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I have a data.table with ordered data labled up, and I want to add a column that tells me how many records until I get to a "special" record that resets the countdown.

For example:

DT = data.table(idx = c(1,3,3,4,6,7,7,8,9), 
                name = c("a", "a", "a", "b", "a", "a", "b", "a", "b"))
setkey(DT, idx)
#manually add the answer
DT[, countdown := c(3,2,1,0,2,1,0,1,0)]

Gives

> DT
   idx name countdown
1:   1    a         3
2:   3    a         2
3:   3    a         1
4:   4    b         0
5:   6    a         2
6:   7    a         1
7:   7    b         0
8:   8    a         1
9:   9    b         0

See how the countdown column tells me how many rows until a row called "b". The question is how to create that column in code.

Note that the key is not evenly spaced and may contain duplicates (so is not very useful in solving the problem). In general the non-b names could be different, but I could add a dummy column that is just True/False if the solution requires this.

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3 Answers

up vote 7 down vote accepted

Here's another idea:

## Create groups that end at each occurrence of "b"
DT[, cd:=0L]
DT[name=="b", cd:=1L]
DT[, cd:=rev(cumsum(rev(cd)))]
## Count down within them
DT[, cd:=max(.I) - .I, by=cd]
#    idx name cd
# 1:   1    a  3
# 2:   3    a  2
# 3:   3    a  1
# 4:   4    b  0
# 5:   6    a  2
# 6:   7    a  1
# 7:   7    b  0
# 8:   8    a  1
# 9:   9    b  0
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+1. Was just reading the docs about .I and trying to think how it could be useful here, but am not familiar enough with data.table to figure out where to start! –  Ananda Mahto Mar 5 '13 at 19:15
    
They are all good answers, but I like this one best since it doesn't use any extra variables for carrying out the working. –  Corone Mar 6 '13 at 9:08
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I'm sure (or at least hopeful) that a purely "data.table" solution would be generated, but in the meantime, you could make use of rle. In this case, you're interested in reversing the countdown, so we'll use rev to reverse the "name" values before proceeding.

output <- sequence(rle(rev(DT$name))$lengths)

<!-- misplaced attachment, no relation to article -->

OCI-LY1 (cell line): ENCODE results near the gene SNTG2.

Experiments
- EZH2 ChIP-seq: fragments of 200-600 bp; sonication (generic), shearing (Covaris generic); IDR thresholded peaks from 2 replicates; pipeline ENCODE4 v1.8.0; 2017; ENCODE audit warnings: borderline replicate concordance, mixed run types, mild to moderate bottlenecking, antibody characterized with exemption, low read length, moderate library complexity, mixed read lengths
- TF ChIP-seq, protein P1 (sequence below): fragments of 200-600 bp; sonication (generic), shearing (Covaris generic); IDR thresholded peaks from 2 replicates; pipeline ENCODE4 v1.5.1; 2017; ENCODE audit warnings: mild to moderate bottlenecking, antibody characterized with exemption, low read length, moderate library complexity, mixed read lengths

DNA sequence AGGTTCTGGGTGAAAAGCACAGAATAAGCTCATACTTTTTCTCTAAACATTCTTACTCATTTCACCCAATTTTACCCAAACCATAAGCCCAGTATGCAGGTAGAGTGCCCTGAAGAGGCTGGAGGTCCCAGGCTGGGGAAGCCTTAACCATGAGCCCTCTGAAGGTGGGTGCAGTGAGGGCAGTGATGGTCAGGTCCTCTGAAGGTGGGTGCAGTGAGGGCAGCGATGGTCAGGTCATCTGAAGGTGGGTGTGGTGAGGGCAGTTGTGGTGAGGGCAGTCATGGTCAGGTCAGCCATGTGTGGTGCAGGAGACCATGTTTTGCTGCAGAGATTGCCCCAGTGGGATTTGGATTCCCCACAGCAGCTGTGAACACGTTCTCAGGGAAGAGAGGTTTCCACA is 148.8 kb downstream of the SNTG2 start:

makezero <- cumsum(rle(rev(DT$name))$lengths)[c(TRUE, FALSE)]
output[makezero] <- 0

DT[, countdown := rev(output)]
DT
#    idx name countdown
# 1:   1    a         3
# 2:   3    a         2
# 3:   3    a         1
# 4:   4    b         0
# 5:   6    a         2
# 6:   7    a         1
# 7:   7    b         0
# 8:   8    a         1
# 9:   9    b         0
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Even if a pure data.table answer comes along, that is a definite +1 for lateral thinking. And of course, it works perfectly. –  Corone Mar 5 '13 at 18:53
3  
@Corone -- One thing you didn't say is what you'd like to happen when (if ever) there are two "b"'s in a row. Ananda's and my answers differ in that case: mine assigns a '0' to both, while his begins the countdown for the next group following the first "b". –  Josh O'Brien Mar 5 '13 at 19:17
    
@JoshO'Brien good spot - the correct result is that b should always show zero. –  Corone Mar 5 '13 at 19:23
    
@Corone -- Good. That's what I fig'rd. –  Josh O'Brien Mar 5 '13 at 19:25
    
@Corone, the last edit of my answer should do this. –  Arun Mar 5 '13 at 19:59
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Here's a mix of Josh's and Ananda's solution, in that, I use RLE to generate the way Josh has given the answer:

t <- rle(DT$name)
t <- t$lengths[t$values == "a"]
DT[, cd := rep(t, t+1)]
DT[, cd:=max(.I) - .I, by=cd]

Even better: Taking use of the fact that there's only one b always (or assuming here), you could do this one better:

t <- rle(DT$name)
t <- t$lengths[t$values == "a"]
DT[, cd := rev(sequence(rev(t+1)))-1]

Edit: From OP's comment, it seems clear that there is more than 1 b possible and in such cases, all b should be 0. The first step in doing this is to create groups where b ends after each consecutive a's.

DT <- data.table(idx=sample(10), name=c("a","a","a","b","b","a","a","b","a","b"))
t <- rle(DT$name)
val <- cumsum(t$lengths)[t$values == "b"]
DT[, grp := rep(seq(val), c(val[1], diff(val)))]
DT[, val := c(rev(seq_len(sum(name == "a"))), 
         rep(0, sum(name == "b"))), by = grp]

#     idx name grp val
#  1:   1    a   1   3
#  2:   7    a   1   2
#  3:   9    a   1   1
#  4:   4    b   1   0
#  5:   2    b   1   0
#  6:   8    a   2   2
#  7:   6    a   2   1
#  8:   3    b   2   0
#  9:  10    a   3   1
# 10:   5    b   3   0
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+1 for another nice alternative! Just look out that someone doesn't come along and criticize your choice of t as an object name :) –  Ananda Mahto Mar 5 '13 at 19:21
    
Unfortunately our assumption about only 1 "b" (I thought so too) is incorrect :( –  Ananda Mahto Mar 5 '13 at 19:34
    
Yes, I'm working on a solution for all b's to be replaced by 0. –  Arun Mar 5 '13 at 19:36
    
@AnandaMahto, the last edit should do it, even though it is not the prettiest solution. –  Arun Mar 5 '13 at 19:59
1  
sorry I can't upvote twice :) –  Ananda Mahto Mar 6 '13 at 10:19
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